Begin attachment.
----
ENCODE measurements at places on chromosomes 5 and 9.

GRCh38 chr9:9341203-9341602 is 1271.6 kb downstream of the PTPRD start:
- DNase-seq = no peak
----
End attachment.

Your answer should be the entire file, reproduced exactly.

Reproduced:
ENCODE measurements at places on chromosomes 5 and 9.

GRCh38 chr9:9341203-9341602 is 1271.6 kb downstream of the PTPRD start:
- DNase-seq = no peak